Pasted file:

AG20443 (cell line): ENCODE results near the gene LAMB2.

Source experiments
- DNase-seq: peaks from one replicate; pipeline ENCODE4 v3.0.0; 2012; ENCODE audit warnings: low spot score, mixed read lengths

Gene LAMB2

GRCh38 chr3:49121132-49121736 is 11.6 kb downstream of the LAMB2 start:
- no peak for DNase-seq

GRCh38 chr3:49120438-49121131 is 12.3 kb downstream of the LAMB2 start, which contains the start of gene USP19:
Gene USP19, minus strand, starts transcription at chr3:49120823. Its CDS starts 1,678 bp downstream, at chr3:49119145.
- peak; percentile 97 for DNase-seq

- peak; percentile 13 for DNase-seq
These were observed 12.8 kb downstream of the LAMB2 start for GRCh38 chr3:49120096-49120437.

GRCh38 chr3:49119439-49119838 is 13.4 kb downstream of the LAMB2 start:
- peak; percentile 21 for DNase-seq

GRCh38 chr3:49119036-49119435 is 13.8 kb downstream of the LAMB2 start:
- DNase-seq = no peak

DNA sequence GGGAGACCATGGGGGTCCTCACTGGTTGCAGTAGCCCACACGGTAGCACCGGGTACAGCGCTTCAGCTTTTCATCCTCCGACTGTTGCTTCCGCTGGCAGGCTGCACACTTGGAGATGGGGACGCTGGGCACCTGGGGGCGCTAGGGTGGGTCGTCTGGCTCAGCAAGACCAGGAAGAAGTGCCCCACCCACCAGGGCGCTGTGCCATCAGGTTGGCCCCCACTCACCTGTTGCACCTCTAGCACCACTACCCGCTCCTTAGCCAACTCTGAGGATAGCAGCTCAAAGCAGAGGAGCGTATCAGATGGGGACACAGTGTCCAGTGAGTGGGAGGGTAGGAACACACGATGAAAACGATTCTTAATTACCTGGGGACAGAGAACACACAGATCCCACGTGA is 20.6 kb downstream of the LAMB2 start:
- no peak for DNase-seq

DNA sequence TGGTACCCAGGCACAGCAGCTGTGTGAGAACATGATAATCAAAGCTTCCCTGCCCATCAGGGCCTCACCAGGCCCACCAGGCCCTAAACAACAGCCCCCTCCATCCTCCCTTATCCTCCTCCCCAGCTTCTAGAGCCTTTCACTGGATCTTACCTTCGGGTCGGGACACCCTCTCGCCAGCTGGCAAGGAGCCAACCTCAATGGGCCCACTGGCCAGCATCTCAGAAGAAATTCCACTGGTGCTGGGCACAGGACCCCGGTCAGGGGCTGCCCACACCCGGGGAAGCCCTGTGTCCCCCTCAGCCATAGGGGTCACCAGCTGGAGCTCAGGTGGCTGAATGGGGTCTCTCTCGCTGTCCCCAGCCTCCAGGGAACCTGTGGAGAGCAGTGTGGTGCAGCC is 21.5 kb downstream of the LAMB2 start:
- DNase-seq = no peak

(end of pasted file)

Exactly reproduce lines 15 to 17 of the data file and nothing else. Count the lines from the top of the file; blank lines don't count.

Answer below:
- DNase-seq = no peak

DNA sequence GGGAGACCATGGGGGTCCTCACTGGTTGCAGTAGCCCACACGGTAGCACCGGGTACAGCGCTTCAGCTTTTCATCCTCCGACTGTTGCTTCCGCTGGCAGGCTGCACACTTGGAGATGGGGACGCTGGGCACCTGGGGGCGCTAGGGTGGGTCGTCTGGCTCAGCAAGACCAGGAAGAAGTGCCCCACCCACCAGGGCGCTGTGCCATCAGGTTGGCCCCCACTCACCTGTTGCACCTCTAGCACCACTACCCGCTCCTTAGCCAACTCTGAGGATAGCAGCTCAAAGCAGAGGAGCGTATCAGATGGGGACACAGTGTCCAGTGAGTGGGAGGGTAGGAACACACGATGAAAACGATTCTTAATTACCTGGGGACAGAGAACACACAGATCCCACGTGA is 20.6 kb downstream of the LAMB2 start:
- no peak for DNase-seq